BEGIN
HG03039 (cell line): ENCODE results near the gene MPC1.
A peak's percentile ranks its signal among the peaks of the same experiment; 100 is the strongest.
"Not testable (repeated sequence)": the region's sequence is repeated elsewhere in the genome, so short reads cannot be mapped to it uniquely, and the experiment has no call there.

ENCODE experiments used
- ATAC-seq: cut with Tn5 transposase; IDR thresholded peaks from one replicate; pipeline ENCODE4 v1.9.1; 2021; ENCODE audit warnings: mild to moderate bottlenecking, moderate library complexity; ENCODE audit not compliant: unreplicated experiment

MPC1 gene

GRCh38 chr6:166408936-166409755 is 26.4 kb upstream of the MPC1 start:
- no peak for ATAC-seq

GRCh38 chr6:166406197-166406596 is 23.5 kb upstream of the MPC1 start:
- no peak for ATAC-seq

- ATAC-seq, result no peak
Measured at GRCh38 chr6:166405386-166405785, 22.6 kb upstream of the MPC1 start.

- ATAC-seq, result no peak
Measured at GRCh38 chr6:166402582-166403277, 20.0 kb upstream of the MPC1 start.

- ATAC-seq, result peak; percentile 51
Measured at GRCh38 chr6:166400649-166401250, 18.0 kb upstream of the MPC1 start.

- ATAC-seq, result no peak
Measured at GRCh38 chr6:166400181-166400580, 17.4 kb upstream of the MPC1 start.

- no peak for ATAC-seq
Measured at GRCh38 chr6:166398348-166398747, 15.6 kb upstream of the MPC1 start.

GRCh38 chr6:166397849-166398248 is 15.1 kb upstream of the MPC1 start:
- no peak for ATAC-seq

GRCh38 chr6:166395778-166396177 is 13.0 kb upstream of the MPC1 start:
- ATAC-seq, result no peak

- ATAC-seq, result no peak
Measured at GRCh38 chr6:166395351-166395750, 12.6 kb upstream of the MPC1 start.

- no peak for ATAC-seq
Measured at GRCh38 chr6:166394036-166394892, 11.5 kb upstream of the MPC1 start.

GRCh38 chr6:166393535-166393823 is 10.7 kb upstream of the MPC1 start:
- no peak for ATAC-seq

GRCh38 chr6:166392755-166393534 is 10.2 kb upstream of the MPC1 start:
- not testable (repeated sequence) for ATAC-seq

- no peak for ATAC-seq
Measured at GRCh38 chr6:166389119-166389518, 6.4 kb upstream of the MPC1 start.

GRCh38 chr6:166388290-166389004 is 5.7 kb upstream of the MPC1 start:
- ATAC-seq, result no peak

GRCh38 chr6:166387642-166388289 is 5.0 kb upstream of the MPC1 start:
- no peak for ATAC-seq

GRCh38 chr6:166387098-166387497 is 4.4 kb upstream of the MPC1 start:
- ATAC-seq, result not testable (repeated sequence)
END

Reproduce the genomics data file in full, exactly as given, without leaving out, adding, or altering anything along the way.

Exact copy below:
HG03039 (cell line): ENCODE results near the gene MPC1.
A peak's percentile ranks its signal among the peaks of the same experiment; 100 is the strongest.
"Not testable (repeated sequence)": the region's sequence is repeated elsewhere in the genome, so short reads cannot be mapped to it uniquely, and the experiment has no call there.

ENCODE experiments used
- ATAC-seq: cut with Tn5 transposase; IDR thresholded peaks from one replicate; pipeline ENCODE4 v1.9.1; 2021; ENCODE audit warnings: mild to moderate bottlenecking, moderate library complexity; ENCODE audit not compliant: unreplicated experiment

MPC1 gene

GRCh38 chr6:166408936-166409755 is 26.4 kb upstream of the MPC1 start:
- no peak for ATAC-seq

GRCh38 chr6:166406197-166406596 is 23.5 kb upstream of the MPC1 start:
- no peak for ATAC-seq

- ATAC-seq, result no peak
Measured at GRCh38 chr6:166405386-166405785, 22.6 kb upstream of the MPC1 start.

- ATAC-seq, result no peak
Measured at GRCh38 chr6:166402582-166403277, 20.0 kb upstream of the MPC1 start.

- ATAC-seq, result peak; percentile 51
Measured at GRCh38 chr6:166400649-166401250, 18.0 kb upstream of the MPC1 start.

- ATAC-seq, result no peak
Measured at GRCh38 chr6:166400181-166400580, 17.4 kb upstream of the MPC1 start.

- no peak for ATAC-seq
Measured at GRCh38 chr6:166398348-166398747, 15.6 kb upstream of the MPC1 start.

GRCh38 chr6:166397849-166398248 is 15.1 kb upstream of the MPC1 start:
- no peak for ATAC-seq

GRCh38 chr6:166395778-166396177 is 13.0 kb upstream of the MPC1 start:
- ATAC-seq, result no peak

- ATAC-seq, result no peak
Measured at GRCh38 chr6:166395351-166395750, 12.6 kb upstream of the MPC1 start.

- no peak for ATAC-seq
Measured at GRCh38 chr6:166394036-166394892, 11.5 kb upstream of the MPC1 start.

GRCh38 chr6:166393535-166393823 is 10.7 kb upstream of the MPC1 start:
- no peak for ATAC-seq

GRCh38 chr6:166392755-166393534 is 10.2 kb upstream of the MPC1 start:
- not testable (repeated sequence) for ATAC-seq

- no peak for ATAC-seq
Measured at GRCh38 chr6:166389119-166389518, 6.4 kb upstream of the MPC1 start.

GRCh38 chr6:166388290-166389004 is 5.7 kb upstream of the MPC1 start:
- ATAC-seq, result no peak

GRCh38 chr6:166387642-166388289 is 5.0 kb upstream of the MPC1 start:
- no peak for ATAC-seq

GRCh38 chr6:166387098-166387497 is 4.4 kb upstream of the MPC1 start:
- ATAC-seq, result not testable (repeated sequence)